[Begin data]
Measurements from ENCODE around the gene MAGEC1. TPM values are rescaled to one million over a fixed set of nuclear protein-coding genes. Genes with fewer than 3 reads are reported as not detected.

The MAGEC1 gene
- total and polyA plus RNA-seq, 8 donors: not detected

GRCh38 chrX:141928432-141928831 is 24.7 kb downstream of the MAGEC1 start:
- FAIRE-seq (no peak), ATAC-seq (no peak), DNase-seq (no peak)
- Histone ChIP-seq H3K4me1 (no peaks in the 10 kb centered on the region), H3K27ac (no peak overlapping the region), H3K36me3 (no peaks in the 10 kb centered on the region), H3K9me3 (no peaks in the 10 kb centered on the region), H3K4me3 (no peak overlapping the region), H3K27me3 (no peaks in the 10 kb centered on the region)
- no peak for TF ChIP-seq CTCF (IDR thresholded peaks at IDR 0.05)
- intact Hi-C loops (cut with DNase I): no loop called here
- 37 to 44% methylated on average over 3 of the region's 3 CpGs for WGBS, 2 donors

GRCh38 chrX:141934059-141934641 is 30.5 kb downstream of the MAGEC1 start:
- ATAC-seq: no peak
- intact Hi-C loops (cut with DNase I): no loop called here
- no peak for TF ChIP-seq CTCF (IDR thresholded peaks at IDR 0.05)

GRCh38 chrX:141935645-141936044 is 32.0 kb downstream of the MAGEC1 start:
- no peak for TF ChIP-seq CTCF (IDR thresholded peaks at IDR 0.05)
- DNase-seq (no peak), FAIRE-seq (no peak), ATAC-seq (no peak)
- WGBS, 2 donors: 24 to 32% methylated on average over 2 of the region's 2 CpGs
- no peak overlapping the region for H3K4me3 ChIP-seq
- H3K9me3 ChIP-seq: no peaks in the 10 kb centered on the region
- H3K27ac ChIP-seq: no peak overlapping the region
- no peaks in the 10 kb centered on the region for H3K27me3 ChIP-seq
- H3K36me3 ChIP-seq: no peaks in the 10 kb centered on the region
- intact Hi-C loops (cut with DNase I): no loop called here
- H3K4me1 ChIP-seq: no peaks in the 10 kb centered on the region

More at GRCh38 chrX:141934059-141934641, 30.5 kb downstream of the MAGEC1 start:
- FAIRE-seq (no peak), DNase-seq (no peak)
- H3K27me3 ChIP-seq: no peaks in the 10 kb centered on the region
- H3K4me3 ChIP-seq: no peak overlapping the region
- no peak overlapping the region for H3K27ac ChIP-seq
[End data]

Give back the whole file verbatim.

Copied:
Measurements from ENCODE around the gene MAGEC1. TPM values are rescaled to one million over a fixed set of nuclear protein-coding genes. Genes with fewer than 3 reads are reported as not detected.

The MAGEC1 gene
- total and polyA plus RNA-seq, 8 donors: not detected

GRCh38 chrX:141928432-141928831 is 24.7 kb downstream of the MAGEC1 start:
- FAIRE-seq (no peak), ATAC-seq (no peak), DNase-seq (no peak)
- Histone ChIP-seq H3K4me1 (no peaks in the 10 kb centered on the region), H3K27ac (no peak overlapping the region), H3K36me3 (no peaks in the 10 kb centered on the region), H3K9me3 (no peaks in the 10 kb centered on the region), H3K4me3 (no peak overlapping the region), H3K27me3 (no peaks in the 10 kb centered on the region)
- no peak for TF ChIP-seq CTCF (IDR thresholded peaks at IDR 0.05)
- intact Hi-C loops (cut with DNase I): no loop called here
- 37 to 44% methylated on average over 3 of the region's 3 CpGs for WGBS, 2 donors

GRCh38 chrX:141934059-141934641 is 30.5 kb downstream of the MAGEC1 start:
- ATAC-seq: no peak
- intact Hi-C loops (cut with DNase I): no loop called here
- no peak for TF ChIP-seq CTCF (IDR thresholded peaks at IDR 0.05)

GRCh38 chrX:141935645-141936044 is 32.0 kb downstream of the MAGEC1 start:
- no peak for TF ChIP-seq CTCF (IDR thresholded peaks at IDR 0.05)
- DNase-seq (no peak), FAIRE-seq (no peak), ATAC-seq (no peak)
- WGBS, 2 donors: 24 to 32% methylated on average over 2 of the region's 2 CpGs
- no peak overlapping the region for H3K4me3 ChIP-seq
- H3K9me3 ChIP-seq: no peaks in the 10 kb centered on the region
- H3K27ac ChIP-seq: no peak overlapping the region
- no peaks in the 10 kb centered on the region for H3K27me3 ChIP-seq
- H3K36me3 ChIP-seq: no peaks in the 10 kb centered on the region
- intact Hi-C loops (cut with DNase I): no loop called here
- H3K4me1 ChIP-seq: no peaks in the 10 kb centered on the region

More at GRCh38 chrX:141934059-141934641, 30.5 kb downstream of the MAGEC1 start:
- FAIRE-seq (no peak), DNase-seq (no peak)
- H3K27me3 ChIP-seq: no peaks in the 10 kb centered on the region
- H3K4me3 ChIP-seq: no peak overlapping the region
- no peak overlapping the region for H3K27ac ChIP-seq